Film: Fargo

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Film:

Fargo

Director: Joel Coen, Ethan Coen
Honors:
Genres:
Distributor: MGM (Video & DVD)

Leave it to the wildly inventive Coen brothers (Joel directs, Ethan produces, they both write) to concoct a fiendishly clever kidnap caper that’s simultaneously a comedy of errors, a Midwestern satire, a taut suspense thriller, and a violent tale of criminal misfortune. It all begins when a hapless car salesman (played to perfection by William H. Macy) ineptly orchestrates the kidnapping of his own wife. The plan goes horribly awry in the hands of bumbling bad guys Steve Buscemi and Peter Stormare (one of them being described by a local girl as “kinda funny…

Reviews

Amazon.com

Leave it to the wildly inventive Coen brothers (Joel directs, Ethan produces, they both write) to concoct a fiendishly clever kidnap caper that’s simultaneously a comedy of errors, a Midwestern satire, a taut suspense thriller, and a violent tale of criminal misfortune. It all begins when a hapless car salesman (played to perfection by William H. Macy) ineptly orchestrates the kidnapping of his own wife. The plan goes horribly awry in the hands of bumbling bad guys Steve Buscemi and Peter Stormare (one of them being described by a local girl as “kinda funny lookin’” and “not circumcised”), and the pregnant sheriff of Brainerd, Minnesota (played exquisitely by Frances McDormand in an Oscar-winning role) is suddenly faced with a case of multiple murders. Her investigation is laced with offbeat observations about life in the rural hinterland of Minnesota and North Dakota, and Fargo embraces its local yokels with affectionate humor. At times shocking and hilarious, Fargo is utterly unique and distinctly American, bearing the unmistakable stamp of its inspired creators. —Jeff Shannon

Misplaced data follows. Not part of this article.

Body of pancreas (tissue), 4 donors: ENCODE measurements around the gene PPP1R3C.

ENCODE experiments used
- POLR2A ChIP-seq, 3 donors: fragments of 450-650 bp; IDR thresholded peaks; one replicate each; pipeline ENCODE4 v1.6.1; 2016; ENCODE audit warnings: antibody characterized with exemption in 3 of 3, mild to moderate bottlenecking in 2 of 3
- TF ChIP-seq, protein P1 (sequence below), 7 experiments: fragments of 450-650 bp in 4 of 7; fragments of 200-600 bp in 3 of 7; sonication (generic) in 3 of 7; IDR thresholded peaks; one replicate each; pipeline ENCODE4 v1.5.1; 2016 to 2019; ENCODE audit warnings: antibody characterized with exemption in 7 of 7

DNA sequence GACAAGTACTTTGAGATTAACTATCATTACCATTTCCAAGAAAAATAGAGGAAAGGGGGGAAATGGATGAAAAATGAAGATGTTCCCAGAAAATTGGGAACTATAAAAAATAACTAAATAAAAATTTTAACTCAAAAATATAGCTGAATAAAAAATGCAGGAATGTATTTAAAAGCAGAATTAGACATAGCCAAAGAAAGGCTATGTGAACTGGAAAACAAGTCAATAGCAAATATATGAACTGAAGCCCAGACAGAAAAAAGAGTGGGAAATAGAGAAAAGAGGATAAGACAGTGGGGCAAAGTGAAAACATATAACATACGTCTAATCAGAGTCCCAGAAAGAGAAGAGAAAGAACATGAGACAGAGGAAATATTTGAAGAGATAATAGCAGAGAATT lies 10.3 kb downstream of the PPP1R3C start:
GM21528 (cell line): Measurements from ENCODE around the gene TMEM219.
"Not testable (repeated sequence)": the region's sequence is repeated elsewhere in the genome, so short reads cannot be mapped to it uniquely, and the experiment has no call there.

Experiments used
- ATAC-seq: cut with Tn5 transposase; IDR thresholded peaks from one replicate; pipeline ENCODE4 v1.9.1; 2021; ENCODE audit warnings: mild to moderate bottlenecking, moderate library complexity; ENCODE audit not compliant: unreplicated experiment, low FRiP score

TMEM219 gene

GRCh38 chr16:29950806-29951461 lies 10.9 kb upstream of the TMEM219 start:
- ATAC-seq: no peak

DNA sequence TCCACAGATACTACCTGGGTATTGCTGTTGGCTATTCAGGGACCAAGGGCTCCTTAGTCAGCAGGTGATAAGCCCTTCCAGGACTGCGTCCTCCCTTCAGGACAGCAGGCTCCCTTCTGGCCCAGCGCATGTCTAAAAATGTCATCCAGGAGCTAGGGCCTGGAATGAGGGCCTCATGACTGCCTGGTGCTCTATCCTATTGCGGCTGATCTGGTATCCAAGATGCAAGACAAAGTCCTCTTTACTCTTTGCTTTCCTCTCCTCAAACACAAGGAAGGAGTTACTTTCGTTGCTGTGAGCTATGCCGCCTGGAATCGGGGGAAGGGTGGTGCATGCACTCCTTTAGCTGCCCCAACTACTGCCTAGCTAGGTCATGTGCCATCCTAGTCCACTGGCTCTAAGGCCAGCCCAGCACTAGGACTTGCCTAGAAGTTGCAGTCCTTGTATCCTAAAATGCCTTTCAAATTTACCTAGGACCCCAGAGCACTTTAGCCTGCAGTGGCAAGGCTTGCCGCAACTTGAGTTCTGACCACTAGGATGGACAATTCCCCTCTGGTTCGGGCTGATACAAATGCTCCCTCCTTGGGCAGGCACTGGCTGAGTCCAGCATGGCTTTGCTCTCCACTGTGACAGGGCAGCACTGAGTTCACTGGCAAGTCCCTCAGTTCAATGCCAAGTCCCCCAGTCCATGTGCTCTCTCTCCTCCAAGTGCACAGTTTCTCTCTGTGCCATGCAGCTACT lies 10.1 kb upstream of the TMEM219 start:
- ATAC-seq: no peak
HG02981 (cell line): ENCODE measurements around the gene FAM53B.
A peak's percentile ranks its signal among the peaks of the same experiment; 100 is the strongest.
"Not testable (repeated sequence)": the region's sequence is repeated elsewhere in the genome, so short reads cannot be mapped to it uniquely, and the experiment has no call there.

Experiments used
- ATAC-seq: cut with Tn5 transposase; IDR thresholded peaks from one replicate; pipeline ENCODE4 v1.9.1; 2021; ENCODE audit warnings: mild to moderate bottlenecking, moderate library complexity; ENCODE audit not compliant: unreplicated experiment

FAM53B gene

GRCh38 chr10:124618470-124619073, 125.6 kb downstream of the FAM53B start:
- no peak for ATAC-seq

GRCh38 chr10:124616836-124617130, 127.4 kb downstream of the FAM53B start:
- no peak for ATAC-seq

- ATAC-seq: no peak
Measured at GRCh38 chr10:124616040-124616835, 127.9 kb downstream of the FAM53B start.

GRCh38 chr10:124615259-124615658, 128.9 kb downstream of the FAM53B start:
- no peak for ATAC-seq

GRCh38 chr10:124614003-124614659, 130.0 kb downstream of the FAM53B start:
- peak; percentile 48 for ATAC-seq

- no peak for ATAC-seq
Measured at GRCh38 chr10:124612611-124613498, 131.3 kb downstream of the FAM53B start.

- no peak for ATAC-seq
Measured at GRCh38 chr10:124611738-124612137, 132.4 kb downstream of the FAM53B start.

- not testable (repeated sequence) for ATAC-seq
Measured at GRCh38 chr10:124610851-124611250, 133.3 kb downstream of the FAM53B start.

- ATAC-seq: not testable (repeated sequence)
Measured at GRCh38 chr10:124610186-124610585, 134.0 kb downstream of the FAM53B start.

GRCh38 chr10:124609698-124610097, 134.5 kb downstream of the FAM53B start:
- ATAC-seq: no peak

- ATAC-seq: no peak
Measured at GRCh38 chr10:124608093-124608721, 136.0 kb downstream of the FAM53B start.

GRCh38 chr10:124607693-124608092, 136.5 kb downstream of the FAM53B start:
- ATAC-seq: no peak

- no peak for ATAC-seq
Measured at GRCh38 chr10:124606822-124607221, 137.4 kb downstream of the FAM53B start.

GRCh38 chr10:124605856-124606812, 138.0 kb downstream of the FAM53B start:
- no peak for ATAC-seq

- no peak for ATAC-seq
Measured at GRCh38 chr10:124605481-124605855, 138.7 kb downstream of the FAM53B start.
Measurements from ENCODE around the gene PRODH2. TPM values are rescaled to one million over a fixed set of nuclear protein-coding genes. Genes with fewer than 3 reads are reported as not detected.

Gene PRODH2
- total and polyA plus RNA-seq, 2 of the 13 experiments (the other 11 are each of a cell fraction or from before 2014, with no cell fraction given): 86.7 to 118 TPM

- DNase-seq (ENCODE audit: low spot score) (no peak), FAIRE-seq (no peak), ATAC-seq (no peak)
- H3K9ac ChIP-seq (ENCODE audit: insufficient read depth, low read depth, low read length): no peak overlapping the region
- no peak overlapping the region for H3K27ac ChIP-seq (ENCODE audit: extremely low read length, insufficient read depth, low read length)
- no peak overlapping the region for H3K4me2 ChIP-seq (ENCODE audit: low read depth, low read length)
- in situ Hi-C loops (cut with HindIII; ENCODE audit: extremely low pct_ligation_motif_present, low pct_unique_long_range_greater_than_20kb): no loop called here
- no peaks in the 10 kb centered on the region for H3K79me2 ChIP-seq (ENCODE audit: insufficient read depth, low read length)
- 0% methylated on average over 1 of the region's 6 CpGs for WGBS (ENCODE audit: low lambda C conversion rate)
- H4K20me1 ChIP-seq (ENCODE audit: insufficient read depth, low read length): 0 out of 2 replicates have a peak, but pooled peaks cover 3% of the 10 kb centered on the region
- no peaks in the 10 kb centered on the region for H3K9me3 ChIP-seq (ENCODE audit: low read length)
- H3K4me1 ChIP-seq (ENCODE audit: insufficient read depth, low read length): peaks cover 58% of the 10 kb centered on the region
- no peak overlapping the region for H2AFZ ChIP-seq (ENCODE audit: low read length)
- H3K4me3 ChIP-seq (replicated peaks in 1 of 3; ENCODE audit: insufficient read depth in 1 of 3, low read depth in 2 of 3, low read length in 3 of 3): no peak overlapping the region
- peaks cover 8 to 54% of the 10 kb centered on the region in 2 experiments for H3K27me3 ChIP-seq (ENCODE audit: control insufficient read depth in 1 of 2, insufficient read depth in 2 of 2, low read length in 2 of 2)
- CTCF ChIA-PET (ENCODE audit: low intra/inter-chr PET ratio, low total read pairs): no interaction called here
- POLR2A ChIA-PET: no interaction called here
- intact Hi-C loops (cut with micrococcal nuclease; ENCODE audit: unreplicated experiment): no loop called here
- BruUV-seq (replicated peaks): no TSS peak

Barnes and Noble

The Coen brothers (Blood Simple, Barton Fink) scored their biggest critical success with this darkly funny thriller set in a small, winter-bound Minnesota town. The story revolves around a kidnapping that goes awry and the efforts of a quiet, efficient—and very pregnant—police chief (Frances McDormand) to solve a series of increasingly gruesome murders. McDormand won an Oscar for her marvelously understated portrayal of a kind-hearted, coffee-swilling sleuth, but the whole cast—including William H. Macy and Steve Buscemi—is superb, delivering the kind of offbeat, stylized performances that are a Coen brothers trademark. Music by regular Coen collaborator Carter Burwell sets a moody tone, beautifully evoking the long nights and frozen expanses of a Minnesota winter. Holding it all together is the directors’ complete confidence in their own sensibility; despite the film’s mainstream recognition—it got an Oscar nomination for best picture—Fargo shows no hint of Hollywood compromise. The film is distinguished by the brothers’ unique and very black sense of humor, right down to the foot poking out of the wood chipper. Gregory Baird

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